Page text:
Sunday, February 5, 2012

Toads in the shower

Four of them tonight.

Dawa ya moto ni moto

'Dawa ya moto ni moto' is Swahili for 'the medicine for heat is heat.' That must explain why I am drinking a cup of hot tea at 4:30 in the afternoon on a day when crossing the twelve feet of sunny courtyard seems like it would b crossing the entire arid expanse of the Sahara.

It's even hotter today. Stunned from the heat. I feel like a wilted piece of kale ready to be thrown in the compost. Hope it's not hotter again tomorrow.

Went to church this morning. It was fun and memorable, especially for me to sing in Swahili. Fortunately reading the hymns is phonetic so singing along was possible as long as I did not lose my place. (Somalian is a bit more difficult for me since the words are not pronounced as spelled). The sermon kept giving thanks for security at church and stating if this was the last Sunday for them, they would be ok with whatever happens becauses it would be in worship. I'm not sure my devotion is at the same level and may or may not go to church next week since I also agree the church could be a target and sadly I did feel nervous. Church is next to the police station and well patrolled however. The singing and warmth of the congregation was very special and being the only five white people, we were welcomed kindly. There was much song, hand holding, clapping and fellowship. During church they gave me a bookmark to remember the Daadab International Worship Centre by. It was a beautiful gathering and, even without the bookmark, these loving and devout people will remain in my heart forever.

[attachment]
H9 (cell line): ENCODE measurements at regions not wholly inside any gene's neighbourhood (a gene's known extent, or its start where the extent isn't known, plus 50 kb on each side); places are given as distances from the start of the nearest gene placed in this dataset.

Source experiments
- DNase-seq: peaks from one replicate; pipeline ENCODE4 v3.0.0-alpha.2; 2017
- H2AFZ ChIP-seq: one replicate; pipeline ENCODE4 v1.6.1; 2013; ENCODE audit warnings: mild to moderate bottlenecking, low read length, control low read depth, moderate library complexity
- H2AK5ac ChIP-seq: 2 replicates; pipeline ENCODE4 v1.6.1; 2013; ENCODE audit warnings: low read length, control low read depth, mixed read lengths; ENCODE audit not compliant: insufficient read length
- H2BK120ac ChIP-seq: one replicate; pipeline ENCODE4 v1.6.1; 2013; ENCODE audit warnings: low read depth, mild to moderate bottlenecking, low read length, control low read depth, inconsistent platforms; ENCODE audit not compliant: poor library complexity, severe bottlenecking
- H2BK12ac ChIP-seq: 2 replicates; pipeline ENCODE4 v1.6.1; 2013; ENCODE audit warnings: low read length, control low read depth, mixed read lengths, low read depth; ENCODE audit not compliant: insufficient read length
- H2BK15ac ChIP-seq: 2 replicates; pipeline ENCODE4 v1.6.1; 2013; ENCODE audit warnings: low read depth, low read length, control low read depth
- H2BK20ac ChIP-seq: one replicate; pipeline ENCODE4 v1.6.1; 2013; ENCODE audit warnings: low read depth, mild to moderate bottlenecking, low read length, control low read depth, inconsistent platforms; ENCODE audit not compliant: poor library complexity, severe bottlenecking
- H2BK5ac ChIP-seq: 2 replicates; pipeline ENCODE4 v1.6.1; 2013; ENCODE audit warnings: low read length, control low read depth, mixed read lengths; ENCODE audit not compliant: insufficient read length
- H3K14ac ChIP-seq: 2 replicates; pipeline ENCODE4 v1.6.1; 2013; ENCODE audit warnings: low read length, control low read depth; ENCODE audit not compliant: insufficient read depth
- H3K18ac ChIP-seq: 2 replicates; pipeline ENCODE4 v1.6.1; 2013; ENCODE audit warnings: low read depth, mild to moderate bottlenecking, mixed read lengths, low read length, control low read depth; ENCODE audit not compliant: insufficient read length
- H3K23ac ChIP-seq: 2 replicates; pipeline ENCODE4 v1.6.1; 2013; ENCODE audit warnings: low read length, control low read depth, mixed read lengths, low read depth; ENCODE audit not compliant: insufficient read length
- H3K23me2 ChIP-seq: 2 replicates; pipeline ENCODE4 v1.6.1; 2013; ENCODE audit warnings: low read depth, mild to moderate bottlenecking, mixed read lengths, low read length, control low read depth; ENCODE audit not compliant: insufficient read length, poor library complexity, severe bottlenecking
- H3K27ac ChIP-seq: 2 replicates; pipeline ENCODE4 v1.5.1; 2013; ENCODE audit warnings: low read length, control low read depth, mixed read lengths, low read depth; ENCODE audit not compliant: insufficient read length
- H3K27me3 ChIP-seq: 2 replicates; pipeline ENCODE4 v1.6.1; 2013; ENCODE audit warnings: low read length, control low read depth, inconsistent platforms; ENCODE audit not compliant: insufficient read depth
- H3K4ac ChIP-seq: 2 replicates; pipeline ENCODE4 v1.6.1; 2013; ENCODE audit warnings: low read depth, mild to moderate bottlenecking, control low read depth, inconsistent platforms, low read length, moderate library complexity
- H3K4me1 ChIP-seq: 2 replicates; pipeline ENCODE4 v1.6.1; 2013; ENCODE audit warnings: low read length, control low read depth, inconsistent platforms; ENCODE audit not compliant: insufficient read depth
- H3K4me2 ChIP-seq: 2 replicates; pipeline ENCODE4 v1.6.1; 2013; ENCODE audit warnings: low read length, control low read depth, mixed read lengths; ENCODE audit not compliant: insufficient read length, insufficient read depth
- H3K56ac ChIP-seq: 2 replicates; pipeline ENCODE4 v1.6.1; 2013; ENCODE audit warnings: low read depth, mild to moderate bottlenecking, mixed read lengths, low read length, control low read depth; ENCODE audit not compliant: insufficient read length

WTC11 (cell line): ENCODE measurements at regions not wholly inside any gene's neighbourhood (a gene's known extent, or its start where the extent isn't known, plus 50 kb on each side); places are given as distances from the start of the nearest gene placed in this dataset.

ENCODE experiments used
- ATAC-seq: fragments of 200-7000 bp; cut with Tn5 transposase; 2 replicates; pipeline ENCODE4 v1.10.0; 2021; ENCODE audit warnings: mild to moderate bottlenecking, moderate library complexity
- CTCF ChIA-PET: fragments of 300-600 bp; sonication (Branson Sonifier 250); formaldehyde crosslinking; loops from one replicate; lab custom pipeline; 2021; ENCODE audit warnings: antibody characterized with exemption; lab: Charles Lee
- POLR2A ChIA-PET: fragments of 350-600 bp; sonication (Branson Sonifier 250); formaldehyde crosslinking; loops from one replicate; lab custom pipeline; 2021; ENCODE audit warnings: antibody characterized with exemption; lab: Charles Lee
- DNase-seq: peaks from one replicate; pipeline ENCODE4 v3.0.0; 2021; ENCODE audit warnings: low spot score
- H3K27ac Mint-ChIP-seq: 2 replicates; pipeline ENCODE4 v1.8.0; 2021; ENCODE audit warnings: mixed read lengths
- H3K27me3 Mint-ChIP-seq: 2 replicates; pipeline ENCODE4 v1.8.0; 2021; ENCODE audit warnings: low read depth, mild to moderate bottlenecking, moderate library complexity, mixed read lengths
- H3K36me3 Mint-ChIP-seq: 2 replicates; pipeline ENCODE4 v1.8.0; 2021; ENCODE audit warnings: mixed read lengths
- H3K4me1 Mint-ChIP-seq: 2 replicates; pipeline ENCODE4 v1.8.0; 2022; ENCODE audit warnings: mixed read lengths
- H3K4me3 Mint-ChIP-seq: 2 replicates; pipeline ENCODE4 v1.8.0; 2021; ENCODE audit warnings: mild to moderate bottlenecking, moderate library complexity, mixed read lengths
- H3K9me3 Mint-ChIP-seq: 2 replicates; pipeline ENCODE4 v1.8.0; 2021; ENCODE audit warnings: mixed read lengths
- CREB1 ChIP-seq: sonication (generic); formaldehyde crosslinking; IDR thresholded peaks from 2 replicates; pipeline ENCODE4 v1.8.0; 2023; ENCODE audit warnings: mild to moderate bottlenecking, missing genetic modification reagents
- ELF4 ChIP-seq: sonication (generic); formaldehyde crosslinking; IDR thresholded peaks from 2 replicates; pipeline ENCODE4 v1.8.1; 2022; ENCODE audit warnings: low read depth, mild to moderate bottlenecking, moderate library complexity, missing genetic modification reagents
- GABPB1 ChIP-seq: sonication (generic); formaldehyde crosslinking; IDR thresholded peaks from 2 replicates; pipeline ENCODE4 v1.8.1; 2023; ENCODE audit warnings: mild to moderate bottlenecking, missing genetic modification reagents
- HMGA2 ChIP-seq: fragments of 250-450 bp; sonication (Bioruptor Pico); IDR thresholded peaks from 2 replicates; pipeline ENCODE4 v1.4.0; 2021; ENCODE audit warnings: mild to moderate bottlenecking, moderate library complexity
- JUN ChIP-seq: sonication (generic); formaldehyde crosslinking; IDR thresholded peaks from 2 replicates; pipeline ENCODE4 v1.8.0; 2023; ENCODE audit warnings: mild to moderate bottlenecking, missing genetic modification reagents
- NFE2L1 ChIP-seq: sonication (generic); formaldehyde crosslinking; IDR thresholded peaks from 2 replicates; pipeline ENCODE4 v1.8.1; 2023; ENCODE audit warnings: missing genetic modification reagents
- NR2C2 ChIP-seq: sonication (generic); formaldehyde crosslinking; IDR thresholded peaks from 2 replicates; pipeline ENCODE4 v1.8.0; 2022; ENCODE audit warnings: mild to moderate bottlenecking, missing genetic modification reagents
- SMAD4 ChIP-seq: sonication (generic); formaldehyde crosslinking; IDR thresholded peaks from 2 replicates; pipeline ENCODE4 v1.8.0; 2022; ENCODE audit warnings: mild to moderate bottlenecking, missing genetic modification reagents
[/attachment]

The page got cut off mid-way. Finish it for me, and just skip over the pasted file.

Friday, February 3, 2012

Cold cokes, the apacolypse and still no camel bells

This afternoon went to the UN compound to pick up the replacement clutch. While we were waiting, we found a cold drink. I'm not sure why coke tastes so good in a hot third world country but it has to be more than the lack of high fructose corn syrup. Anyhow, it was the first cold drink in several days and was refreshing. Very refreshing. It felt fancy in the shade of a tree in a worn white plastc chair watching water leak slowly from the enormous water tank above. Drip drip sip sip.